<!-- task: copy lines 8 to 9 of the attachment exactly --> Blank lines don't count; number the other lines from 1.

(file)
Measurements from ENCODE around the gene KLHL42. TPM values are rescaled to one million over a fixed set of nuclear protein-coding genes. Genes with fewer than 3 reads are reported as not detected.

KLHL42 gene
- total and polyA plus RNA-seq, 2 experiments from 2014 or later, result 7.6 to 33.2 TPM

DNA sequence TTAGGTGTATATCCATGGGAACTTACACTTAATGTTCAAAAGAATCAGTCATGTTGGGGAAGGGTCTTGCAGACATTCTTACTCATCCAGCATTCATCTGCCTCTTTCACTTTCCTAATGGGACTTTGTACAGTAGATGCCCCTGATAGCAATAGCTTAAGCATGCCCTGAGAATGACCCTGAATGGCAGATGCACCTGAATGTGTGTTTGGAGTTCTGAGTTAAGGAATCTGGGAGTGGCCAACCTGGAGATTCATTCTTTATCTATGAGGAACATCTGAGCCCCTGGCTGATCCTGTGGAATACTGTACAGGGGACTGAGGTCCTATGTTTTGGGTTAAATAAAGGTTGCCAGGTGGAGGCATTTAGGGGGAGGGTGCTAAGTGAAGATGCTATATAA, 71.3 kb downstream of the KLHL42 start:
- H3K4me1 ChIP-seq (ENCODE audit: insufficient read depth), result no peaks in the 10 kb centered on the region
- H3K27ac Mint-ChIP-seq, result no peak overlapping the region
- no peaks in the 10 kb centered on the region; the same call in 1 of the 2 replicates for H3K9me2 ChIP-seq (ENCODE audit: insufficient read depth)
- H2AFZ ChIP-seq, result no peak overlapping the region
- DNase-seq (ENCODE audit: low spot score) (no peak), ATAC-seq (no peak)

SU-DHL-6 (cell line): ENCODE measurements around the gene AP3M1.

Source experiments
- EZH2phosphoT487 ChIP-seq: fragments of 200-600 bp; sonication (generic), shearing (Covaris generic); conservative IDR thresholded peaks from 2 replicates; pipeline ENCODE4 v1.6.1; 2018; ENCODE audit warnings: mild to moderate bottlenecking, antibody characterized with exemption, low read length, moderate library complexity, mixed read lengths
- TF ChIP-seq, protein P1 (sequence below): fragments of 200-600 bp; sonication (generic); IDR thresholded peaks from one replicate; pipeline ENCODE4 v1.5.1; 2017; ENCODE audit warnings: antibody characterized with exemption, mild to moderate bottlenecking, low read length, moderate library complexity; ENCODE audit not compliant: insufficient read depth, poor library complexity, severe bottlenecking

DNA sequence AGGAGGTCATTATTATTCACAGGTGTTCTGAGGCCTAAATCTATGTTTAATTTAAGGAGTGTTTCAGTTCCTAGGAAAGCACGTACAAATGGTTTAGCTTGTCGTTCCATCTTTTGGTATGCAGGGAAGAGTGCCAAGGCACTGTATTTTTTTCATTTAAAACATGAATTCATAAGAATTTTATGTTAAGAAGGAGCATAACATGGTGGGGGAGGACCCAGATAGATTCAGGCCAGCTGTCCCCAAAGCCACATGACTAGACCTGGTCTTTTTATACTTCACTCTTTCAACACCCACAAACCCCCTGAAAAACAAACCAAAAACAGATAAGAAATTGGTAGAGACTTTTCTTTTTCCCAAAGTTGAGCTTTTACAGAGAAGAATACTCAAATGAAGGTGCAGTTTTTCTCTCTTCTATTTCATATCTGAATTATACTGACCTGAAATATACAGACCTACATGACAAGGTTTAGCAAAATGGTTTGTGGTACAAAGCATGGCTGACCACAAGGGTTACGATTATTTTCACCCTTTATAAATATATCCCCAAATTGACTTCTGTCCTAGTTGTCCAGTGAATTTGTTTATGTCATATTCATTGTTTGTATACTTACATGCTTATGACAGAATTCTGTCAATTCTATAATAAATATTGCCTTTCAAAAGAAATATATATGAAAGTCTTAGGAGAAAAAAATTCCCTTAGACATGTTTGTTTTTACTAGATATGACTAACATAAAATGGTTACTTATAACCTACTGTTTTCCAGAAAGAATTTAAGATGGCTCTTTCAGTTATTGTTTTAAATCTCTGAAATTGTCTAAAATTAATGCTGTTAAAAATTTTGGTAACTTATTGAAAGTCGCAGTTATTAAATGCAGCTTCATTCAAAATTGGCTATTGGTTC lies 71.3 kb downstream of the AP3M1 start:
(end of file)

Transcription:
- H2AFZ ChIP-seq, result no peak overlapping the region
- DNase-seq (ENCODE audit: low spot score) (no peak), ATAC-seq (no peak)